Sept. 12, 2002--Students, faculty and members of the community gathered
Wednesday night after the Candlelight Commemoration in rooms 037 and 111
of Memorial Hall to talk about how their nation and their lives have changed
in the aftermath of the events of Sept. 11, 2001.
The sessions, “UD Campus and the World” and “Casualties at Home: Civil
Liberties and Freedom of Speech,” were held simultaneously.
|Lesa Griffiths and Bahram Rajaee open discussion on how students
perceive the world around them in the aftermath of 9/11.
Lesa Griffiths, director of the Center for International Studies, and
Bahram Rajaee, director of international projects, led the “UD Campus and
the World” discussion that focused on how students perceive the world around
them since 9/11.
Griffiths opened the discussion by asking participants if their daily
lives are different now. “Has it [9/11] influenced your interactions with
other people, your career choices, travel?” she asked.
Most said that their daily routines haven’t changed, but their feelings
and perceptions have. One student said he is reading the newspaper more,
and now he is always wondering what people he doesn’t know are thinking.
Another said that if he saw a mugging or a robbery that he would definitely
intervene and that he didn’t feel that way before 9/11. He said he was
influenced by the passengers of Flight 93 who crashed the plane into the
Pennsylvania countryside before it could be used as a weapon of destruction.
One student said he now trusts people more because of the acts of generosity
and self-sacrifice he saw that day and afterwards. “After seeing people
give money, blood and compassion, I feel a larger sense of closeness to
Americans in general.”
Some said they never realized, before 9/11, the extent of anti-American
feeling around the world and were glad to see an outpouring of sympathy
by foreign nations for the lives lost that day.
Several students had traveled in the U.S. and said they were amazed
and reassured by the increased security. One young man described his trip
to Disneyland and how security people went through every bag anyone was
carrying. He said it took hours just to get through the gate, but that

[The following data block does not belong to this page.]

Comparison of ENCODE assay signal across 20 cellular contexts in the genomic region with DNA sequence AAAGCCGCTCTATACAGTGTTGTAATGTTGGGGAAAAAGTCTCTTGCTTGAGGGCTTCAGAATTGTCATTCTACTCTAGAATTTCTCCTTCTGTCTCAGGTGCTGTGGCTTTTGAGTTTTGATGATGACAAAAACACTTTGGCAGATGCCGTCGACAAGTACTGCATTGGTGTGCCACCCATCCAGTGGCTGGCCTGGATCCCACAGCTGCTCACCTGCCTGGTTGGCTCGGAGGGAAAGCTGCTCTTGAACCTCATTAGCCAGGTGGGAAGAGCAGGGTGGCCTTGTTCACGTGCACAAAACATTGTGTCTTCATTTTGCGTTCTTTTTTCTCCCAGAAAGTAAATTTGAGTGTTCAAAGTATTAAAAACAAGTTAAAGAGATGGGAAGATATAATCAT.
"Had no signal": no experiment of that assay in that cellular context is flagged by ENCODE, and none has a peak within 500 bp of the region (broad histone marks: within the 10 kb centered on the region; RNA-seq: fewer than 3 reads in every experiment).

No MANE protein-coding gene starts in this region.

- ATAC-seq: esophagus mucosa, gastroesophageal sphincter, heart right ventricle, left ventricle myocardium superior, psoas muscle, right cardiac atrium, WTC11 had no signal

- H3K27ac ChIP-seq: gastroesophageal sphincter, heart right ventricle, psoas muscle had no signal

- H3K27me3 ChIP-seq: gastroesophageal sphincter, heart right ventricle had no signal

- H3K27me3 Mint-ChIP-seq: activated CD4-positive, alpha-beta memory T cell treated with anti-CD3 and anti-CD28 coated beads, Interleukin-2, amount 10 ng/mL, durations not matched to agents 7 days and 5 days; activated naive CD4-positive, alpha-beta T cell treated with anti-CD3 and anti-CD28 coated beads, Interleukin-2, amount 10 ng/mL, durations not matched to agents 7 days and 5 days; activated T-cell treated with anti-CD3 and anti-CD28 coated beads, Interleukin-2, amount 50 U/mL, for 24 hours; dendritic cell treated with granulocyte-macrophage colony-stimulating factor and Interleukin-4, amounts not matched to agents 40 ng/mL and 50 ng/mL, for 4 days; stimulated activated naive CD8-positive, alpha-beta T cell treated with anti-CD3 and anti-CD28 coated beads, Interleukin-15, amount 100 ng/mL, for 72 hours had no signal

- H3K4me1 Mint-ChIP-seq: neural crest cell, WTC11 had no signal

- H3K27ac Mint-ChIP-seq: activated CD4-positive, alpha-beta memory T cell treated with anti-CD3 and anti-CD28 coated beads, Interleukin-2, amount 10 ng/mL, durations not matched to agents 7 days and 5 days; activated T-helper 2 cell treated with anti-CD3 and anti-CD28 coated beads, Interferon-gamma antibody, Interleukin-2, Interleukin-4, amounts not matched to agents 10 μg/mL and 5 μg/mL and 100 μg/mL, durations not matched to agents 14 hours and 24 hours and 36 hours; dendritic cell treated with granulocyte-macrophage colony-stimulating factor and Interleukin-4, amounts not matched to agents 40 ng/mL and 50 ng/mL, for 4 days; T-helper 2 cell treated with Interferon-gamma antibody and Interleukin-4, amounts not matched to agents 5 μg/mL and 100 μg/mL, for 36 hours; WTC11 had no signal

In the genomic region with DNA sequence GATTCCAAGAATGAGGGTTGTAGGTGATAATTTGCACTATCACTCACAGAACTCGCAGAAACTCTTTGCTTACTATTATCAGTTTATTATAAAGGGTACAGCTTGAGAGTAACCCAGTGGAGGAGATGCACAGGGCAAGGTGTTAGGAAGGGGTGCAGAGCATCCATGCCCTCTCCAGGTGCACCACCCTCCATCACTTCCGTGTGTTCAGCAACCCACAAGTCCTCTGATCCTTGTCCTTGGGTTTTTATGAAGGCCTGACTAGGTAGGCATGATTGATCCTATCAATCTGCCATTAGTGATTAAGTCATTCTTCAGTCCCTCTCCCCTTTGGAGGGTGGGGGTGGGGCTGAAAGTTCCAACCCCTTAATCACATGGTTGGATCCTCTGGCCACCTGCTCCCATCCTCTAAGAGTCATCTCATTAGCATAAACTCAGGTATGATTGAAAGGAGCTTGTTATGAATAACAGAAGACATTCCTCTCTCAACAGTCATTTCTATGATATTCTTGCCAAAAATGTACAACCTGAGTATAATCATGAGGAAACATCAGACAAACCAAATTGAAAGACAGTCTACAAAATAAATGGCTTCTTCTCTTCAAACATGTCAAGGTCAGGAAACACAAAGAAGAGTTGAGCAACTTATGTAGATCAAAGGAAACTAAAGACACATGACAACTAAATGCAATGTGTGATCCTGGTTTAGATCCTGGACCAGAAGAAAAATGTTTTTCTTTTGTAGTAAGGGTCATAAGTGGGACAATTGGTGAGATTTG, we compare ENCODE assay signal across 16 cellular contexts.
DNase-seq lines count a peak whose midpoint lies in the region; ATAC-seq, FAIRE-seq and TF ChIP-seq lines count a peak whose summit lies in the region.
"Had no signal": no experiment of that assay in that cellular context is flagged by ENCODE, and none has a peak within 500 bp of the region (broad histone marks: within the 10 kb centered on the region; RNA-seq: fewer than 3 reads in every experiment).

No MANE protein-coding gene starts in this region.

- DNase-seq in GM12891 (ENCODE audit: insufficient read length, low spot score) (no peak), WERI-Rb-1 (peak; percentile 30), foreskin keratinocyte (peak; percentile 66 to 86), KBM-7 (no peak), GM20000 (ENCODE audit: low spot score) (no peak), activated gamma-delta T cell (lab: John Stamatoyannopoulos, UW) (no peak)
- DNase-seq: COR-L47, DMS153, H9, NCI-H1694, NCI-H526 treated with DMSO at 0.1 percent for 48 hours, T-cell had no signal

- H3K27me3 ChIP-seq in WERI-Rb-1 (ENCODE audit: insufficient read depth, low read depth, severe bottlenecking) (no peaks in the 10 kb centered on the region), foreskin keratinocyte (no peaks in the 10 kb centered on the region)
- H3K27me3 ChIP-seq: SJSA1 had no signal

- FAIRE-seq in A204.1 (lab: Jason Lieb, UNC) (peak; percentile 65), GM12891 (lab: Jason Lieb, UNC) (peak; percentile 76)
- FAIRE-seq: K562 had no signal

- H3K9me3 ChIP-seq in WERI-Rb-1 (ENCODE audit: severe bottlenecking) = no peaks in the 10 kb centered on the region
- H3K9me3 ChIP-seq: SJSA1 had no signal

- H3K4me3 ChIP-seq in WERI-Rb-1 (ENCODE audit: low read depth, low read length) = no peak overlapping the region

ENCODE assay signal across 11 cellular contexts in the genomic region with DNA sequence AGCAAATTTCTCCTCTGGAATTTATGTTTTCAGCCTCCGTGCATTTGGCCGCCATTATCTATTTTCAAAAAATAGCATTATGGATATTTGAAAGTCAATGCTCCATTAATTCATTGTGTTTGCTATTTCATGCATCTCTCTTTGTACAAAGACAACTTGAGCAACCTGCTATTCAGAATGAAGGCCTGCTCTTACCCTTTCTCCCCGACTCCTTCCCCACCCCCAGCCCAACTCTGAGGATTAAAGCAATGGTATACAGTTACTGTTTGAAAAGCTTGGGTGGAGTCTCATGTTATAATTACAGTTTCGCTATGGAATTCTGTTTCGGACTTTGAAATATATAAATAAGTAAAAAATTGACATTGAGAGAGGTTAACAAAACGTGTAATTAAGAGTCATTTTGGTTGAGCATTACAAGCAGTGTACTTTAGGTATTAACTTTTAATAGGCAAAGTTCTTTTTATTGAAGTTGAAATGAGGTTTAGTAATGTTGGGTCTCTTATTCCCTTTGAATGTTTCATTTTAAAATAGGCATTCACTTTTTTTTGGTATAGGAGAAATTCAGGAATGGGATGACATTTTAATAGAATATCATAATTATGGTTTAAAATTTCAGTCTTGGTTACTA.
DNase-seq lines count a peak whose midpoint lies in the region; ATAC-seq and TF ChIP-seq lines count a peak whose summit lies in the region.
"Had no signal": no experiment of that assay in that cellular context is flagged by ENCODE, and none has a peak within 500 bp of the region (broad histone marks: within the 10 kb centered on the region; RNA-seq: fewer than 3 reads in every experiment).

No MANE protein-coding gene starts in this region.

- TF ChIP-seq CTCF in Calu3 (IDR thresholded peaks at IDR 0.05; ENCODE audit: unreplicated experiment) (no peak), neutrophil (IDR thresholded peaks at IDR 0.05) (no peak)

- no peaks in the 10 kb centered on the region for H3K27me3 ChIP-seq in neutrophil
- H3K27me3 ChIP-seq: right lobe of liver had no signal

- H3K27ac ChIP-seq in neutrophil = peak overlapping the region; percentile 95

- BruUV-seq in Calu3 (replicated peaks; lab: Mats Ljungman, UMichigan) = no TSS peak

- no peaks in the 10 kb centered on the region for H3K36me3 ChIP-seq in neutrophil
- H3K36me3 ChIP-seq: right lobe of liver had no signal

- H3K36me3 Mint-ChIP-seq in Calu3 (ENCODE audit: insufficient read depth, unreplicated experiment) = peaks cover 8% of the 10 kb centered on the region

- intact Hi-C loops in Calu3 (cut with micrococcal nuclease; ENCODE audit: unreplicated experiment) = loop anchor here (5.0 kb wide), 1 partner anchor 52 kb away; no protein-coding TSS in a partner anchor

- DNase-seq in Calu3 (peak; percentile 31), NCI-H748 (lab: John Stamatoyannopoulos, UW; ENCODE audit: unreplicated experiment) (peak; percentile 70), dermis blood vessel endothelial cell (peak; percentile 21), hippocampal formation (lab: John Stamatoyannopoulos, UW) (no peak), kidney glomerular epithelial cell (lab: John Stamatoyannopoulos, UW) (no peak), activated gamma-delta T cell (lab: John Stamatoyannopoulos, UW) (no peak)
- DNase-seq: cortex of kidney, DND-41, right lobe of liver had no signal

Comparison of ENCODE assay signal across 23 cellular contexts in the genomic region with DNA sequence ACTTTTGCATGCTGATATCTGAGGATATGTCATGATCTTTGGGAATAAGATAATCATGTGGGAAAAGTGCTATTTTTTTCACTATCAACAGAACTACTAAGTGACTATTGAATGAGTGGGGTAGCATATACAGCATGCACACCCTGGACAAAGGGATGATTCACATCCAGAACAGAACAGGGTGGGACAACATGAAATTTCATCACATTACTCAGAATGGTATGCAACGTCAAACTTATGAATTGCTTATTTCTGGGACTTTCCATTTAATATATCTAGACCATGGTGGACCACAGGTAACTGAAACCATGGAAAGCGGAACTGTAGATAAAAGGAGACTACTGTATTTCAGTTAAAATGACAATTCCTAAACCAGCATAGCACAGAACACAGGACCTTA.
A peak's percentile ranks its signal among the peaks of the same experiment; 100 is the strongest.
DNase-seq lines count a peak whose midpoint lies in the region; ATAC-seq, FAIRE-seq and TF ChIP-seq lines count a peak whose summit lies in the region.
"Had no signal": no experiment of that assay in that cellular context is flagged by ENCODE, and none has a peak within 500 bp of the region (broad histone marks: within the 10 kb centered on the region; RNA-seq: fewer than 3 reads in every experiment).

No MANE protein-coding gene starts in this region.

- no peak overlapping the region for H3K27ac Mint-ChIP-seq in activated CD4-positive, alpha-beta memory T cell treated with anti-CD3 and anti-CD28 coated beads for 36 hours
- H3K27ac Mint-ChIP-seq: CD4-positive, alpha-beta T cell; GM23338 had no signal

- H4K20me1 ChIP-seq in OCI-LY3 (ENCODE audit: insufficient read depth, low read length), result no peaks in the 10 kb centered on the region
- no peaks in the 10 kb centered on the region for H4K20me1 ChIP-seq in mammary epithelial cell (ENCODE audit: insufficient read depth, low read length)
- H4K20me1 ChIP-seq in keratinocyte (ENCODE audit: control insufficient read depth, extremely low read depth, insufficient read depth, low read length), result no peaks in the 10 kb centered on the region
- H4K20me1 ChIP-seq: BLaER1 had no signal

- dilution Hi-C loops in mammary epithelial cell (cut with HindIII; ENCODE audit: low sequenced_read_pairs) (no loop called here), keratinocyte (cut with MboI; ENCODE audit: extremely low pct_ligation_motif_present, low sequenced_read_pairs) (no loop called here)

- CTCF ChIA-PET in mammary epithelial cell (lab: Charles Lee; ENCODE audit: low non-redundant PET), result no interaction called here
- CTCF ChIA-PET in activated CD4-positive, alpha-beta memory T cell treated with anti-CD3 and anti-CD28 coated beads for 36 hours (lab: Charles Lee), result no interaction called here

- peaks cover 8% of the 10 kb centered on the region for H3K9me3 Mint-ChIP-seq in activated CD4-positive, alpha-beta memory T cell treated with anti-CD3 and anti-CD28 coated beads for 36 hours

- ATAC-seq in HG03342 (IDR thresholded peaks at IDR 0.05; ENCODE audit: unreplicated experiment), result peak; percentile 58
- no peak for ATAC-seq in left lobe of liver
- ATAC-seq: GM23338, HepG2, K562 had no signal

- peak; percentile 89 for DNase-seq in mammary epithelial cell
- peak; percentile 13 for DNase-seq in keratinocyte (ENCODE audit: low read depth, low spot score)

he was “glad and happy they were doing it.”
There were those who thought more of the Arab world because of the outpouring
of support for the U.S.
A woman who was in a kibbutz in Israel when the planes struck said everyone
around her was crying and didn’t know what to say to her.
Leland Ware, Louis L. Redding Chair for the Study of Law and Public
Policy and James Magee, professor of political science and international
relations, moderated “Casualties at Home: Civil Liberties and Freedom of
Speech,” questioning whether students feel protected or at risk since the
passage of the USA Patriot Act, greatly expanding the government’s ability
to conduct surveillance within the U.S.
Ware and Magee gave a brief overview of the USA Patriot Act and the
U.S. Supreme Court civil rights challenges to it. These challenges are
based on the refusal of the INS to release the names of foreign nationals
being detained and the closing of deportation hearings to the public.
Many of the students and faculty at this discussion were civil libertarians
and said they felt that the mind-set after 9/11 and the passage of the
Patriot Act has dealt a blow to civil liberties.
Ware said that rounding up people based on their ethnicity has proven
an inefficient way to engage in a police investigation and endangers the
rights of innocent individuals.
|Leland Ware (left) and James Magee lead discussion on the current
state of civil liberties.
But, Magee said the courts are being much more receptive to protecting
individual freedoms today. He said he didn’t see “the rush of repression”
in legal proceedings as there was in the 1960s during the civil rights
One man said his friend was arrested at the Canadian border and searched
because he looked like the “profile,” and another said his brother was
searched for the same reason. Both said they were disturbed by the fact
that they were singled out because of their looks and for no other reason.
A woman said she was concerned that singling out Muslims will send the
wrong message to the world. “Muslims who see the way we are treating them
will not be swayed to our cause. It can’t help us in finding peaceful solutions
to our problems, and we won’t have accomplished anything.”
Most of the 30 participants seemed to feel that the Patriot Act and
actions by the INS and other federal law enforcement agencies since 9/11
have sent the U.S. drifting towards a more repressive society.
But, one student said that he feels safer because of these laws. “Even
if you go to 2,000 homes and get one person, in my eyes it’s worth it.”
He said there is still freedom of speech and respect for people of different
ethnic origins in this country and gave as an example the way the University
of Delaware conducted its Sept. 11 commemoration by including Muslim spokespersons
in every part of the ceremony.
Article by Barbara Garrison
Photos by Kathy Flickinger